But it can make hiking out on the wire more of an adventure since the ring is actively trying to disengage from your harness the entire time. Think of this scenario: A boat is tacking and the crew slides across the deck to the new upwind side. They grab the trapeze ring and hook it onto their harness. Then they position their feet (the ring slips off their hook without their noticing) and they push off from the rail… And they promptly go overboard.

Catamarans take the opposite approach: The ring is rigged in such a way that as the bungee is pulling the trapeze wire back to its parking position, it’s also trying to pull the trapeze ring up. When the crew hooks in, they have to pull the ring down to their harness. The bungee continues to provide an upward pull, which tends to keep it hooked into the harness. Hiking out on a wire is straightforward: Your trapeze ring is constantly trying to stay engaged, so you know you’re safe just to push off and hike out.

But when you come back in off the wire, the hook will try to stay engaged. It takes an intentional act to disengage the trapeze ring. This can slow down a tack, or even cause a blown tack if the ring becomes entangled. Since tacking on a catamaran is such a tightly timed affair, this can make or break a race.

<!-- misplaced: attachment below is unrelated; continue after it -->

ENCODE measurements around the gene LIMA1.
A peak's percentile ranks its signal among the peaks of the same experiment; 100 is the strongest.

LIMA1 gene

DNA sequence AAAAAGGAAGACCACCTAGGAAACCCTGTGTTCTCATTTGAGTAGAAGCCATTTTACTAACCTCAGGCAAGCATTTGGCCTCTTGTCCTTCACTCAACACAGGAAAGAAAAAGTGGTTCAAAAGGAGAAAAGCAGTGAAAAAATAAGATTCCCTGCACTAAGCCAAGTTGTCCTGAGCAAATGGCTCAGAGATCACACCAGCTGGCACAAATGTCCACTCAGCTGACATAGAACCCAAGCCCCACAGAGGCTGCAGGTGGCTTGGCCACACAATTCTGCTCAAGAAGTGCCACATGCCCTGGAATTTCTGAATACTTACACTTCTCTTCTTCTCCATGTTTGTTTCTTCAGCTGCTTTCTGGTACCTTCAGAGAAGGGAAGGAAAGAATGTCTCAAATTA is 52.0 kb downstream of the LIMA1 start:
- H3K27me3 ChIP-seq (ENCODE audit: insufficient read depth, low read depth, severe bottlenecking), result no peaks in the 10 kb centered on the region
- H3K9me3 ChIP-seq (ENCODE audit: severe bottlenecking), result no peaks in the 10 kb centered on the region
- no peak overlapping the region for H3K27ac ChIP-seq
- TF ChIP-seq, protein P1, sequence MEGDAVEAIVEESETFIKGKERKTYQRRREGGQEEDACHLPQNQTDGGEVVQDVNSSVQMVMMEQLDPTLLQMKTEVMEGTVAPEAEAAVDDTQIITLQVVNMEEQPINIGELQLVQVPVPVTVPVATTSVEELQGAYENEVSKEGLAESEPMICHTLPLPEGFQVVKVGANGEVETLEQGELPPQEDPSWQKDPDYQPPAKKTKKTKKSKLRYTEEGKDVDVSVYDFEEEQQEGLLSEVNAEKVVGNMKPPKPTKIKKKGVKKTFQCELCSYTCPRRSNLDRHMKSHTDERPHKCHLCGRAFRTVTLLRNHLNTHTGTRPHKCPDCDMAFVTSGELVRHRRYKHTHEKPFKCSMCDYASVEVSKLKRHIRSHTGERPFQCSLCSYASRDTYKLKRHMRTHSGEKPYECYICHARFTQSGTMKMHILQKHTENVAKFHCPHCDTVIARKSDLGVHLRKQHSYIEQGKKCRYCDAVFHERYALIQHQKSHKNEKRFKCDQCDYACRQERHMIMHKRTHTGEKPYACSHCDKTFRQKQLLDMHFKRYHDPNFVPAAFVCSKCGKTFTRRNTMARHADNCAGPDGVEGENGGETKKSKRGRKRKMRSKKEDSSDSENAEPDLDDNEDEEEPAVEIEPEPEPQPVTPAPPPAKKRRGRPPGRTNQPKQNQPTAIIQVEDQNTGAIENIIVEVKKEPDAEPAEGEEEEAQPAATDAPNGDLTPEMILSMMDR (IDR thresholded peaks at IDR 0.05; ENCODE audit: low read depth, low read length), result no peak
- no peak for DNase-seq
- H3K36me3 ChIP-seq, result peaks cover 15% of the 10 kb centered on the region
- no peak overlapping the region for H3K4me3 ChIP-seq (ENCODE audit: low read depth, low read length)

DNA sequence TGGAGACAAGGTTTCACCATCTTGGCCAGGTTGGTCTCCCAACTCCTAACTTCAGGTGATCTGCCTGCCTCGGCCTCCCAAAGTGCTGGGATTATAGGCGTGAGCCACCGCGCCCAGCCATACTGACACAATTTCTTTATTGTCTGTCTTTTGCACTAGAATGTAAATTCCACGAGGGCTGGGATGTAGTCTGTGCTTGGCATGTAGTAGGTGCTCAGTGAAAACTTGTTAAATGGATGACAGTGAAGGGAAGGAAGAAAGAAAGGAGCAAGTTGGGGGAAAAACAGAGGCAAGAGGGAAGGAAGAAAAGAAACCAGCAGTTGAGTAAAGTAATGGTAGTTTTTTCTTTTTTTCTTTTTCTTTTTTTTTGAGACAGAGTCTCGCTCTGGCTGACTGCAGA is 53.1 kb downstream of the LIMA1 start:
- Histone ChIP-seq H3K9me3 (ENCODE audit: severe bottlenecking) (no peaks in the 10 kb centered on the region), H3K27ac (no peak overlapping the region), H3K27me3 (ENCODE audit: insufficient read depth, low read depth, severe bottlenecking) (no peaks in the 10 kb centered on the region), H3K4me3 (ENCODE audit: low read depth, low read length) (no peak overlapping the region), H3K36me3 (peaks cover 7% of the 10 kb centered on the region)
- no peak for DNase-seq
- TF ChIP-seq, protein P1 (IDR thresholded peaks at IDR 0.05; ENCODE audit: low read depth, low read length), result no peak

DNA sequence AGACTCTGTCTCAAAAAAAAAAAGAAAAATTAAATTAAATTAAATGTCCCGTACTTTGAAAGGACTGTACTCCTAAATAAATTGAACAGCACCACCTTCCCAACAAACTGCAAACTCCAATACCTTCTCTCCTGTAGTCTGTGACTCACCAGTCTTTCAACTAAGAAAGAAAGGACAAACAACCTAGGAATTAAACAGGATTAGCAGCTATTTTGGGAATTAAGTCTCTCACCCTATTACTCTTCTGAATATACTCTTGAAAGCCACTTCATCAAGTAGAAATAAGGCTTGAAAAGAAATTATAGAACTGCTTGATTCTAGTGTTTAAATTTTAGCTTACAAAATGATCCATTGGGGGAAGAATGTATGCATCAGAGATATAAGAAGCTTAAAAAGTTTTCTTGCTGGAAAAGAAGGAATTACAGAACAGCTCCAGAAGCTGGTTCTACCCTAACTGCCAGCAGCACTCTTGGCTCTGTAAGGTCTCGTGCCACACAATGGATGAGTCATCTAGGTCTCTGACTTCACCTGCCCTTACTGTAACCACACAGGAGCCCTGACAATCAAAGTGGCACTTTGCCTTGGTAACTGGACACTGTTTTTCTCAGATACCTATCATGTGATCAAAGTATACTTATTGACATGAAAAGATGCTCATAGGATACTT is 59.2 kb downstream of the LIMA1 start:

Which brings us to our dilemma…

After a lot of hemming and hawing, Rydra and I decided to install trapeze hardware on our P-Cat. Some parts of the hardware were already there, so clearly the boat had been rigged for trapeze wires in the past. But most of the other hardware was gone. Initially we decided to get adjustable systems that let you change the height of the trapeze ring on the fly. But completely by accident we wound up with systems that were set up for a dinghy: they pull the ring down. I posted my concerns to The Beach Cats forum and got some good feedback. So I picked up enough hardware to let us re-rig the trapeze hardware for a catamaran, which pulls the ring up.

Now I have to decide what to do. In looking through the hardware, we should have enough bits and pieces to rig a system similar to the one on the Prindle, which used a fixed height ring that you could only adjust when the system wasn’t under tension. We should also have enough hardware to rig a completely adjustable system with a 2:1 mechanical advantage, which will let us change the height of the ring while we’re hiked out. By putting things together in different ways, we should be able to build a pull-up or a pull-down setup for every configuration.

In short, with all the bits we’ve got we can do practically anything we want. (Boat rigging Legos!) Right now I’m planning to set up fixed systems similar to the Prindle. Once we re-learn the basics, we can start experimenting. Eventually I’d like to wind up with the 2:1 adjustable systems installed on all four trapeze wires. But what that system will look like is anyone’s guess.

This should be a fun summer!

– Tom